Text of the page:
Ransomware attacks are bigger than ever, but the payouts appear to be shrinking. While the ransomware suspected to be a variant of Petya makes headlines around the world, whoever set it loose isn’t really making a whole lot of money, especially if they paid for the software to begin with.
At the time of writing, the Bitcoin address that today’s global attack points to has only collected 29 payments, for a total of 3.15 BTC, or $7,497. Considering the breadth of entities affected, that suggests that most victims know better than to cooperate.
TechCrunch spoke with McAfee Chief Scientist Raj Samani following the attack. He suggested that awareness campaigns against paying these kind of cyber ransoms are having an impact.
“Twenty people have paid — my guess is most of those are security researchers,” Samani said. He cautions that paying the ransom doesn’t even mean you’ll get a decryption key back to unlock your system. With WannaCry, he notes that only an “inconsequential” amount of keys were returned to victims.
Anomali Director of Security Strategy Travis Farral echoed this sentiment in a statement to TechCrunch. “Bitcoin payments currently already exceed $3,600, but it’s essential that victims understand that payment may not actually allow them to access their data, and may just fund hackers to commit further crimes.”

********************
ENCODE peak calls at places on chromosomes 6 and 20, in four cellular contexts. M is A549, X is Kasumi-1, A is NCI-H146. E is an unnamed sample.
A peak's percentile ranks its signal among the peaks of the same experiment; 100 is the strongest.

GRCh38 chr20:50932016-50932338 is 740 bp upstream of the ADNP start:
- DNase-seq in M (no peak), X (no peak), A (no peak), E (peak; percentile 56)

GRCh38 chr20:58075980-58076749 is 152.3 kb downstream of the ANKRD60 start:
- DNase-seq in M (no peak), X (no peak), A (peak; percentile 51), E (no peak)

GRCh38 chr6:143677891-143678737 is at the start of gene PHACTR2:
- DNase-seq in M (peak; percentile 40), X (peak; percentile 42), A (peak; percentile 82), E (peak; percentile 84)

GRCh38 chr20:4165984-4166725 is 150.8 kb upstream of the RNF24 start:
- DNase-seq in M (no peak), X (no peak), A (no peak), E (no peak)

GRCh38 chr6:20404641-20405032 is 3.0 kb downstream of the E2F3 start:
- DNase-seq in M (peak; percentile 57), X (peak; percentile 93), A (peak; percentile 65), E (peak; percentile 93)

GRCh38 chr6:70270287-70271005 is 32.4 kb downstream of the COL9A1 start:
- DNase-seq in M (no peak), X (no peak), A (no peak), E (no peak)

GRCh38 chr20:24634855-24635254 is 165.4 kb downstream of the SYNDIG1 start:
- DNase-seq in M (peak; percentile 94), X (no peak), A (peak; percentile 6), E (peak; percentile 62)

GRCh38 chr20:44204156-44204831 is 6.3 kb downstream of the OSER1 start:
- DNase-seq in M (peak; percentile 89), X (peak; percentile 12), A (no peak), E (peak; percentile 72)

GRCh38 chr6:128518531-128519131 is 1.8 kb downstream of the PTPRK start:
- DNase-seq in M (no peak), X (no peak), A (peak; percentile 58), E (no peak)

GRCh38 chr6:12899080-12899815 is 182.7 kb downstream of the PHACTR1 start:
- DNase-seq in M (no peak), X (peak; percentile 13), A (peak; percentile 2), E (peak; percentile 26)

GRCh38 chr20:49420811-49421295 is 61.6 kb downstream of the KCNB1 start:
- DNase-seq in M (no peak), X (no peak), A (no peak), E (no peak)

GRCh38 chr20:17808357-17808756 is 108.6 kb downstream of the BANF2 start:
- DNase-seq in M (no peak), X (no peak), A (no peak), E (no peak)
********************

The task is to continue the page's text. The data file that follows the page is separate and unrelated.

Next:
In spite of their scope, recent ransomware attacks don’t approach the hundreds of millions that something like 2014’s CryptoWall was able to generate. WannaCry, by comparison, has made around $150,000 to date. Samani explained that the small payments you see with something like today’s ransomware matches the market for an attack like this. “Around about 200 to 400 dollars seems to be the going rate,” Samani said. “They’ve got to make it small enough because they want people to pay the ransom.”
“We saw this with WannaCry; there are so few people that are making the payments,” Samani said. “I think the message of ‘don’t pay’ seems to be getting through.”
For now, there are way more questions than answers. One possibility is that the attack looked like ransomware, but that wasn’t its main intended effect. “Was it ransomware?” Samani asked. “Well, in name, but it was destructive in nature. In this particular case, you have what is being publicized as a ransomware campaign… actually encrypting the master boot record.”
Whether the ransom was this attack’s intentions or not, victims may no longer be able to pay up. As Gizmodo’s Dell Cameron reports, email host Posteo has shut down the account associated with the bitcoin ransom, meaning that there is no longer a way for victims to pay or reach their attacker.
Still, additional small payments appear to be trickling in. You can track them in real time with a @petya_payments, a bot by Quartz’s Keith Collins. We’ll continue following this story as it develops.